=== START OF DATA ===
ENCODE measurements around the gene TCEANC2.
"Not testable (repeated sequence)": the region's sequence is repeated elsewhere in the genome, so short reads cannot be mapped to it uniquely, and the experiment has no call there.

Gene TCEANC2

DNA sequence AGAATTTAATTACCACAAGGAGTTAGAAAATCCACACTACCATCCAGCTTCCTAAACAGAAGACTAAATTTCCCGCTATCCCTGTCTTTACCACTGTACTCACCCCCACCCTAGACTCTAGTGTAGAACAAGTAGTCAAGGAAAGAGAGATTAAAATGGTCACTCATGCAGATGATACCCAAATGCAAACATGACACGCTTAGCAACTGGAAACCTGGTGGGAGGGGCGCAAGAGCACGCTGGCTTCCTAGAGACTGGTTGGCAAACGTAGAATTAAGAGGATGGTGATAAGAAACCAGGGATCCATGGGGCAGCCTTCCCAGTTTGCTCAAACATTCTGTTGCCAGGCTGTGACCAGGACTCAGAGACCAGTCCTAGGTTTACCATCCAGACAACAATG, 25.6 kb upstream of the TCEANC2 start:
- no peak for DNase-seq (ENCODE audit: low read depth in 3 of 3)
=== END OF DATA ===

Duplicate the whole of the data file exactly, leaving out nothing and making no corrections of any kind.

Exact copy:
ENCODE measurements around the gene TCEANC2.
"Not testable (repeated sequence)": the region's sequence is repeated elsewhere in the genome, so short reads cannot be mapped to it uniquely, and the experiment has no call there.

Gene TCEANC2

DNA sequence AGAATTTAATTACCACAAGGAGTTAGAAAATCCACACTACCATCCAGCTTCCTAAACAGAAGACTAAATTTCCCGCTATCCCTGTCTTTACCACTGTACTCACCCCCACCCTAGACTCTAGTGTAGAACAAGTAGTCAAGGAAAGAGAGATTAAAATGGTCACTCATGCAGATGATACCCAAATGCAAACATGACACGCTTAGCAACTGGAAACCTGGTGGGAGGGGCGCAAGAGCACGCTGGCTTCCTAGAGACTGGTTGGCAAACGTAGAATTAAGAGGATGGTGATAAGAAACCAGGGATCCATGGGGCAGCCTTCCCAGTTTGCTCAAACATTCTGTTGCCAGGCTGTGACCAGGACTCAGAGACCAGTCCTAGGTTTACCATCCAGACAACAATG, 25.6 kb upstream of the TCEANC2 start:
- no peak for DNase-seq (ENCODE audit: low read depth in 3 of 3)